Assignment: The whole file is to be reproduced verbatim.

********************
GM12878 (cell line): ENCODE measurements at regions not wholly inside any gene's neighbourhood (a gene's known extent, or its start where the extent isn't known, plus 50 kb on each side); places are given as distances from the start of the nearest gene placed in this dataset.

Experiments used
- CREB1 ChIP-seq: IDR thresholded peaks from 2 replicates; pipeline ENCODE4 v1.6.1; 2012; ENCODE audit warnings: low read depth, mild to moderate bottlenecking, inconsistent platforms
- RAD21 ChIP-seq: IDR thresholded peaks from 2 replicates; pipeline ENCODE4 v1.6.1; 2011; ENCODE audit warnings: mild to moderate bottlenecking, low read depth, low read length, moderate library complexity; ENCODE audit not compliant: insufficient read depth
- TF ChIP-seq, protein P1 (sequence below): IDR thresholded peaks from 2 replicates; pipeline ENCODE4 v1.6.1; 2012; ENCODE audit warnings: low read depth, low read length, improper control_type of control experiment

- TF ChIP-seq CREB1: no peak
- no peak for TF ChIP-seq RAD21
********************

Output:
GM12878 (cell line): ENCODE measurements at regions not wholly inside any gene's neighbourhood (a gene's known extent, or its start where the extent isn't known, plus 50 kb on each side); places are given as distances from the start of the nearest gene placed in this dataset.

Experiments used
- CREB1 ChIP-seq: IDR thresholded peaks from 2 replicates; pipeline ENCODE4 v1.6.1; 2012; ENCODE audit warnings: low read depth, mild to moderate bottlenecking, inconsistent platforms
- RAD21 ChIP-seq: IDR thresholded peaks from 2 replicates; pipeline ENCODE4 v1.6.1; 2011; ENCODE audit warnings: mild to moderate bottlenecking, low read depth, low read length, moderate library complexity; ENCODE audit not compliant: insufficient read depth
- TF ChIP-seq, protein P1 (sequence below): IDR thresholded peaks from 2 replicates; pipeline ENCODE4 v1.6.1; 2012; ENCODE audit warnings: low read depth, low read length, improper control_type of control experiment

- TF ChIP-seq CREB1: no peak
- no peak for TF ChIP-seq RAD21